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VR Serious Games Redefining Physical Therapy

Image credit: VRPhysio®

The Virtual Reality Physiotherapy (VRP) Market is expected to experience an exponential growth over the coming years.

Physiotherapy has become an integral part of any rehabilitation process and awareness of the importance of Physiotherapy is constantly increasing. More and more people are experiencing injuries due to car accidents, sport accidents, working in front of computers, staring at smartphones and more.

Physical therapy helps shorten hospital stays, provides a cost-effective alternative to surgery and helps patients regain an active daily life. Traditionally, therapies require repetitive, oftentimes arduous verbal and tactile feedback from the clinician. Patients don’t want to do their physical therapy exercises because they are either painful or monotonous. In addition, many typical treatments also lack objective criteria for measuring progress. The whole process can frustrate the patient and therapist alike as they both struggle to measure the patient's ability in a given task.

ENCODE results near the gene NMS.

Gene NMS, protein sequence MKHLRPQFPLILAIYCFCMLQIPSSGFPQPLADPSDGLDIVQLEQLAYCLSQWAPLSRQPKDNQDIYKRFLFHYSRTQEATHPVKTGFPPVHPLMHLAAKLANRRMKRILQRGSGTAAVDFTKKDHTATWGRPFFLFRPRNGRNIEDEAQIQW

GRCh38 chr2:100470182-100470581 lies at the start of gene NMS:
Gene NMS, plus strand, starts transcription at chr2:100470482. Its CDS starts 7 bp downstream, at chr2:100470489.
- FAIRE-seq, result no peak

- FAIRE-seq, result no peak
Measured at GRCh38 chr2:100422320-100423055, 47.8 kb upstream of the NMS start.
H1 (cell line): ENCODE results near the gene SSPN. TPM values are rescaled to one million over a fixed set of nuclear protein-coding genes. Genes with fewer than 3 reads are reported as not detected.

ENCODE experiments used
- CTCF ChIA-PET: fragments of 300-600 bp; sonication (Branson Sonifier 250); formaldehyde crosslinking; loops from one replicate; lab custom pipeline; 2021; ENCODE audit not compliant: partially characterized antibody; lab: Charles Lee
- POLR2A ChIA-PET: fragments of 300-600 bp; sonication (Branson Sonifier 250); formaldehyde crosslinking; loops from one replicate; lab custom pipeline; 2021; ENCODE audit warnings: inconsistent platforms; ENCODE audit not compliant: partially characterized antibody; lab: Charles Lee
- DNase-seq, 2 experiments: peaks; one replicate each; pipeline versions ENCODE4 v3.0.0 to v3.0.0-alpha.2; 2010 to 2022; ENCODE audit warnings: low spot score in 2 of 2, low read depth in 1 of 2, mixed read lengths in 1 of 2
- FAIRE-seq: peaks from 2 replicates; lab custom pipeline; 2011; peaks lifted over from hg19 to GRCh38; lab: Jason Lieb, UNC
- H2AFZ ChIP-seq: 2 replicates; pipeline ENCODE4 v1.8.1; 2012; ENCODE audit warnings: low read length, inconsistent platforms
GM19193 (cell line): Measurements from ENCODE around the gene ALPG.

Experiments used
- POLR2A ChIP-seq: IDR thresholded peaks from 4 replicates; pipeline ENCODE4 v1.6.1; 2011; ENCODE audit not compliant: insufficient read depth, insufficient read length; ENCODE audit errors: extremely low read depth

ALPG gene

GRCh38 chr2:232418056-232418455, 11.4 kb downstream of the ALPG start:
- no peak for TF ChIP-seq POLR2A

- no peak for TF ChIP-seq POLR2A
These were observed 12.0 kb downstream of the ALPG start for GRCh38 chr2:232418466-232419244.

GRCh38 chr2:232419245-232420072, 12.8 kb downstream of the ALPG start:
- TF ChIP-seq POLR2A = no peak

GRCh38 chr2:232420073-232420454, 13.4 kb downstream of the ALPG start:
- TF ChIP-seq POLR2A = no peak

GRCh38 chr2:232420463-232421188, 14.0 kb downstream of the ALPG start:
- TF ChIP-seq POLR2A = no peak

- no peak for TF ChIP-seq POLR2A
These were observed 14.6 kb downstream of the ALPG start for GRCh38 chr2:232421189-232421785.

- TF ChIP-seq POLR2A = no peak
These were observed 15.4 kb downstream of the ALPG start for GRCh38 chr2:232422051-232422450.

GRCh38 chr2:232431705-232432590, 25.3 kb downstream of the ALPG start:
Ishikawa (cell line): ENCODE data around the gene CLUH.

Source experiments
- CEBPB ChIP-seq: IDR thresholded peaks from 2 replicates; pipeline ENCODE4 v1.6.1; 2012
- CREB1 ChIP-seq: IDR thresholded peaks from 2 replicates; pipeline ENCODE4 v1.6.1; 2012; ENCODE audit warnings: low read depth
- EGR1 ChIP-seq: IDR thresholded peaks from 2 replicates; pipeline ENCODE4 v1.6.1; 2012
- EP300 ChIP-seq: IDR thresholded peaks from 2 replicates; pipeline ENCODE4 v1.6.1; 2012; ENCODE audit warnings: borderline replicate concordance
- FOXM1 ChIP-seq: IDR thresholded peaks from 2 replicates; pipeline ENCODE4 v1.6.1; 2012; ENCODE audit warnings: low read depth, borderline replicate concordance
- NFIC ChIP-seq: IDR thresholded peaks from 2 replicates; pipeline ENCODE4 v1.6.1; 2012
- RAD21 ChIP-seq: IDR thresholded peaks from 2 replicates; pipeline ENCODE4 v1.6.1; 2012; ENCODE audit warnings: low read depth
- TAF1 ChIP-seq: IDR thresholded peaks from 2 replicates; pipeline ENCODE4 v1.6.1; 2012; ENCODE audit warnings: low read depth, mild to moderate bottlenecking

To meet the growing demand for rehabilitation of these injuries, an increasing number of physical therapists are turning to video game technology as a way of providing a more immersive and engaging experience when performing physical therapy exercises. At the same time, this solution would provide physical therapists with meaningful data and analysis, enabling them to track a patient’s progress and utilize invaluable data and insights to adjust the rehabilitation process according to each patient’s needs.

Israeli start-up VRPhysio is at the forefront of harnessing gaming technology to help treat neck, spinal and other injuries.

VRPhysio® is a virtual reality rehabilitation platform for physical therapy that aims to provide a captivating experience for patients of any age.